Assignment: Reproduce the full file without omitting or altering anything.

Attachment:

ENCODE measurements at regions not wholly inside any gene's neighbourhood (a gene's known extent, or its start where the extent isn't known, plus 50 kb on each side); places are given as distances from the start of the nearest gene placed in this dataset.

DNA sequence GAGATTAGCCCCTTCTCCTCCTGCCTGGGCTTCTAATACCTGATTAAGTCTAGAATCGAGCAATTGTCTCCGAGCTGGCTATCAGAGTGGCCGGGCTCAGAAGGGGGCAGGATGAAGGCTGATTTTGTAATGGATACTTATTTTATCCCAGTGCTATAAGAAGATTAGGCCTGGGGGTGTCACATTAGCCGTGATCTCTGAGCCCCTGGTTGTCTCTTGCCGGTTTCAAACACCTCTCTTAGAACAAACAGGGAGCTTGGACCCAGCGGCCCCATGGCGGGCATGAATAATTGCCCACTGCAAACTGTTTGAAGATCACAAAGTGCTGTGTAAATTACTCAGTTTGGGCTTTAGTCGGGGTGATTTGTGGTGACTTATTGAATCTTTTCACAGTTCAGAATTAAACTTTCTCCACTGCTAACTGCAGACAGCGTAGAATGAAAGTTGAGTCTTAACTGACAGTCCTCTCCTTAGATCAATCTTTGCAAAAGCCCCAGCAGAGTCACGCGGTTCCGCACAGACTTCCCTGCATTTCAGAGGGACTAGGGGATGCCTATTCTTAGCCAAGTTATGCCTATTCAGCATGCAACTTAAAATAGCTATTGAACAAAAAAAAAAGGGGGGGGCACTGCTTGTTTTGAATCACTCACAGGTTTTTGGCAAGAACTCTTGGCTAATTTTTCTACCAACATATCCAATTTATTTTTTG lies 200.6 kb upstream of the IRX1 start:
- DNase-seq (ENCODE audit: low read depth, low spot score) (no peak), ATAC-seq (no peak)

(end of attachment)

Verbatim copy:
ENCODE measurements at regions not wholly inside any gene's neighbourhood (a gene's known extent, or its start where the extent isn't known, plus 50 kb on each side); places are given as distances from the start of the nearest gene placed in this dataset.

DNA sequence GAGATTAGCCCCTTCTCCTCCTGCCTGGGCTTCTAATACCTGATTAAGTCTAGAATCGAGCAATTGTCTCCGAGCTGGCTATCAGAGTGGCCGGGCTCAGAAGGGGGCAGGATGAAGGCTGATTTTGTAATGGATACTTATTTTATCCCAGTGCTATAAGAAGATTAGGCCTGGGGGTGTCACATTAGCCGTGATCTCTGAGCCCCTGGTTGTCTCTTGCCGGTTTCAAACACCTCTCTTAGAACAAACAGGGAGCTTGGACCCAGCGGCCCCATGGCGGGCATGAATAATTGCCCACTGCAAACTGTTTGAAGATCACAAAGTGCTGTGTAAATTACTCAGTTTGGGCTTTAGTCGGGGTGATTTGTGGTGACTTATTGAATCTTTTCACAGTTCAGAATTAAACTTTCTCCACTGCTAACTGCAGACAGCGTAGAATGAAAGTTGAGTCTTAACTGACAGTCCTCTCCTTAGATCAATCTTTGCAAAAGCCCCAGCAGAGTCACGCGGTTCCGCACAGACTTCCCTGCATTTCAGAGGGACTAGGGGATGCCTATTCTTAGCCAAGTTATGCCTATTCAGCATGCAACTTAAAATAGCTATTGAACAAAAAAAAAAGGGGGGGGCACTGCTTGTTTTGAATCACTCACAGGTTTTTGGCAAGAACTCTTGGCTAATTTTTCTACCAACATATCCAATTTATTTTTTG lies 200.6 kb upstream of the IRX1 start:
- DNase-seq (ENCODE audit: low read depth, low spot score) (no peak), ATAC-seq (no peak)